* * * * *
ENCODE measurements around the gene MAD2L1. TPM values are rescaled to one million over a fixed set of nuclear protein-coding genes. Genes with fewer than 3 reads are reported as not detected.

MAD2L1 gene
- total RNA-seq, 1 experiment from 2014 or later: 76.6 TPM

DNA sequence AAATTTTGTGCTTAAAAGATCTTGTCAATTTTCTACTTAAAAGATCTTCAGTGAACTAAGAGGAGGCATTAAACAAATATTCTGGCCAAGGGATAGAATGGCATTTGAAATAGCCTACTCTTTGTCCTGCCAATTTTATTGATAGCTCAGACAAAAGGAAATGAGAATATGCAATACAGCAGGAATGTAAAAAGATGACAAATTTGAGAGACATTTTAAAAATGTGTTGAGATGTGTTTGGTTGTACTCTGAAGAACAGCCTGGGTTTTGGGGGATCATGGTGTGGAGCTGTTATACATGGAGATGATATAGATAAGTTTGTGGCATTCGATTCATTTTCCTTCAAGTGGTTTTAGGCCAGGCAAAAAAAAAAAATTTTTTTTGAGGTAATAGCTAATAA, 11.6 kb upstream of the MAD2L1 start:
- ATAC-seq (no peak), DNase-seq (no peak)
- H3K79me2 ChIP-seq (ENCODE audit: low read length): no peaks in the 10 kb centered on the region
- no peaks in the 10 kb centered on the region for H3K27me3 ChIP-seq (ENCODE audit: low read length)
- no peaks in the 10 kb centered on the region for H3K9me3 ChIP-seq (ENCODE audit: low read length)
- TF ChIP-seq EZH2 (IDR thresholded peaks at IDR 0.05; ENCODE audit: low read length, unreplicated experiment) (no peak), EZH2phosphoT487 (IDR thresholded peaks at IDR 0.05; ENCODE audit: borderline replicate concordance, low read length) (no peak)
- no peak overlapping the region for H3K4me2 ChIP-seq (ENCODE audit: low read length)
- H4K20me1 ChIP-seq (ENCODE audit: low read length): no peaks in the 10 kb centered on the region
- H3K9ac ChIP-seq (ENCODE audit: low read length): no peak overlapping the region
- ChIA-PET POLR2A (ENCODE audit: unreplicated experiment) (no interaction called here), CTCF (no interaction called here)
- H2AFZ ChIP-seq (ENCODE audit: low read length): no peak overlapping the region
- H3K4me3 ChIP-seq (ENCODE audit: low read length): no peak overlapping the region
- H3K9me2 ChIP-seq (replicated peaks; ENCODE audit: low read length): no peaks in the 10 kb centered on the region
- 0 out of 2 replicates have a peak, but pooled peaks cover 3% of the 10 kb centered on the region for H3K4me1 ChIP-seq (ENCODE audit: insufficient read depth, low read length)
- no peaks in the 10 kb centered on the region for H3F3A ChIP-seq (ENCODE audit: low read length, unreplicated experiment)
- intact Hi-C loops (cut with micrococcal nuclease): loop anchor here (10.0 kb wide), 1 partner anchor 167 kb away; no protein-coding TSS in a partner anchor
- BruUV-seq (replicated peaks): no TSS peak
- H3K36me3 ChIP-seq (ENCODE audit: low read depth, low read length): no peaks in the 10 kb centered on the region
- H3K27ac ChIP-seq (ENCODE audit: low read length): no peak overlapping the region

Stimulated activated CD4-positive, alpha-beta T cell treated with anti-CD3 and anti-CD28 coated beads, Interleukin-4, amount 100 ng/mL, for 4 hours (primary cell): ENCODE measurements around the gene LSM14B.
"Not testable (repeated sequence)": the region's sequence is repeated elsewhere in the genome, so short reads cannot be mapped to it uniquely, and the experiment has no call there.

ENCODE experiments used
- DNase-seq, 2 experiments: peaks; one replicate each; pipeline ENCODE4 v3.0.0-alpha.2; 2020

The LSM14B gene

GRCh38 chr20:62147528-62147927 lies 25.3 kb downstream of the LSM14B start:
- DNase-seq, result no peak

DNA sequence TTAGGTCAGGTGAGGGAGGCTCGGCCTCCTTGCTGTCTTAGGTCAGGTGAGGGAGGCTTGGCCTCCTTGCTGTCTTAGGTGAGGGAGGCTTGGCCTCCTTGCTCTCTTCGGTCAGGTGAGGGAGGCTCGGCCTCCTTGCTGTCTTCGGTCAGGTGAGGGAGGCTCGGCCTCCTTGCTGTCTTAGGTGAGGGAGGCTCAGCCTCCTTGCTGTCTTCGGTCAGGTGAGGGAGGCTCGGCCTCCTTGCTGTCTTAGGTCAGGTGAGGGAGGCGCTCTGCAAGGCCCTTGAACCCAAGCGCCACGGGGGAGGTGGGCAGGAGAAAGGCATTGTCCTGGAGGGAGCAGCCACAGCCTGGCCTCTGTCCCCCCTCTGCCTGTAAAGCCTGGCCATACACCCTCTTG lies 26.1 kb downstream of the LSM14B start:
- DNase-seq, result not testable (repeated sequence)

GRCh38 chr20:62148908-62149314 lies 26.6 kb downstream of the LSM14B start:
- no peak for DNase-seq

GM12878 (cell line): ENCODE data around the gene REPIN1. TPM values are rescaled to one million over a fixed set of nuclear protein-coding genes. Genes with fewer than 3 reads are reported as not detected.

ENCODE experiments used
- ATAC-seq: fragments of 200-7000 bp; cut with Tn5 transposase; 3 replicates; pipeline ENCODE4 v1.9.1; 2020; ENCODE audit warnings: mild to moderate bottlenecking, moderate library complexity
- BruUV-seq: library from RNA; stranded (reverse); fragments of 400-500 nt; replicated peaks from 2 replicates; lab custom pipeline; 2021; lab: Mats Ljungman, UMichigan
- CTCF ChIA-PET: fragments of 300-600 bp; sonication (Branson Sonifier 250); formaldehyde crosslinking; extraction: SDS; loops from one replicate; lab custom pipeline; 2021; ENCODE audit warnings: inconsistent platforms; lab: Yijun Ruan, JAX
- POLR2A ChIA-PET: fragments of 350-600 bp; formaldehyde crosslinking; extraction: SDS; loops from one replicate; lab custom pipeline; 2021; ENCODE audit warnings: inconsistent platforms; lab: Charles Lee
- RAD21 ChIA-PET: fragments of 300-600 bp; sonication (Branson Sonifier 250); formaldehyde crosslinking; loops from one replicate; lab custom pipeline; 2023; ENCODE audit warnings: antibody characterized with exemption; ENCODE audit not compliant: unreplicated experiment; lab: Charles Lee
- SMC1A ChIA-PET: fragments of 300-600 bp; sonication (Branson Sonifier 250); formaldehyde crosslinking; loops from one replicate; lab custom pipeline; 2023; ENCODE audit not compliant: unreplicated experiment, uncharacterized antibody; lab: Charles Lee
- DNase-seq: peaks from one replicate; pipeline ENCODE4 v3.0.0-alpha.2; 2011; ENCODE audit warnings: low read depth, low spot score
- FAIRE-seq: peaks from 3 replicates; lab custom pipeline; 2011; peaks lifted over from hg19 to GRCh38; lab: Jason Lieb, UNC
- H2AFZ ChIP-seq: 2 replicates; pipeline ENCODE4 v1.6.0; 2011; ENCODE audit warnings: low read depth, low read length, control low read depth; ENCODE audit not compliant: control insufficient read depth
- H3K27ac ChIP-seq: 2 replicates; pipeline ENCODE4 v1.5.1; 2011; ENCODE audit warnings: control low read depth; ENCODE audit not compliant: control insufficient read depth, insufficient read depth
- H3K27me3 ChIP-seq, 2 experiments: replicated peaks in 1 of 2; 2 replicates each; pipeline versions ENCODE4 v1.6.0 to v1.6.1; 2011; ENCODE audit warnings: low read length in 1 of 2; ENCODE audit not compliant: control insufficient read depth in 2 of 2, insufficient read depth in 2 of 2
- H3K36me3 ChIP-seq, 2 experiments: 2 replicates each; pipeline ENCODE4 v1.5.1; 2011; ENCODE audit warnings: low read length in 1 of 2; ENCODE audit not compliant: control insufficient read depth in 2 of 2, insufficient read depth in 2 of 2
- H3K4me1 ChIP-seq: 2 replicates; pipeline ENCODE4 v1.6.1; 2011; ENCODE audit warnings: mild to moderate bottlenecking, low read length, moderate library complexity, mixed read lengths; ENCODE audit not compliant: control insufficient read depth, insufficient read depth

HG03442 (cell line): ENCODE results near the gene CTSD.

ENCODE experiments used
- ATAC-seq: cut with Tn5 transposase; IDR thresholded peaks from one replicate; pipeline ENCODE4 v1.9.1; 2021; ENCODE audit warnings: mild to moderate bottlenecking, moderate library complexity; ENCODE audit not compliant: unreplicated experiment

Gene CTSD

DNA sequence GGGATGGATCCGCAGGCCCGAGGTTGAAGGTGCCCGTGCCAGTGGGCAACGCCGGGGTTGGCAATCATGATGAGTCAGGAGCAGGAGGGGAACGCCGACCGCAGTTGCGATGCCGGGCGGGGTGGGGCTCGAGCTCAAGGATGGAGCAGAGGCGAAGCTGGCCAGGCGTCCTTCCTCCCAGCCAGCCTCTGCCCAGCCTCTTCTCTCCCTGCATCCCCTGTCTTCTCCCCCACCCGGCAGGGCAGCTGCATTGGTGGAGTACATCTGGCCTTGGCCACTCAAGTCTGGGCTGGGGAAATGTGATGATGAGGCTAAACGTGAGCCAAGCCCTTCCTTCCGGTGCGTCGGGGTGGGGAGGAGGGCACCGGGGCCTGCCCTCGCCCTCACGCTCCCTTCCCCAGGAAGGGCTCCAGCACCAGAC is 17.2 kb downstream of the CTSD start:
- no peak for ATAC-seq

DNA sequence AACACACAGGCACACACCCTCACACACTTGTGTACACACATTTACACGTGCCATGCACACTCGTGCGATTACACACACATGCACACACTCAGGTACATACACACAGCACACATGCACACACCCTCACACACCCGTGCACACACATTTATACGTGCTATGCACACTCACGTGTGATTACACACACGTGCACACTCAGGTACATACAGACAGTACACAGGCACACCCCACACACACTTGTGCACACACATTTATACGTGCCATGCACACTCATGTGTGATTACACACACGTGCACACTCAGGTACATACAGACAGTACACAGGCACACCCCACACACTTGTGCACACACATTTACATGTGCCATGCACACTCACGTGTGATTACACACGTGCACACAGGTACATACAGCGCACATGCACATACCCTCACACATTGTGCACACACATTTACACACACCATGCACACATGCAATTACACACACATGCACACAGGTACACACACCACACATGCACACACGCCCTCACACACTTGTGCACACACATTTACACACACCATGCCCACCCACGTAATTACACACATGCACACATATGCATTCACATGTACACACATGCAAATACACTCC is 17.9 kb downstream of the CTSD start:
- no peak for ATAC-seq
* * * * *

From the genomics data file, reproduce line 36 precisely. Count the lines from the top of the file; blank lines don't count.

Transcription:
- ATAC-seq: fragments of 200-7000 bp; cut with Tn5 transposase; 3 replicates; pipeline ENCODE4 v1.9.1; 2020; ENCODE audit warnings: mild to moderate bottlenecking, moderate library complexity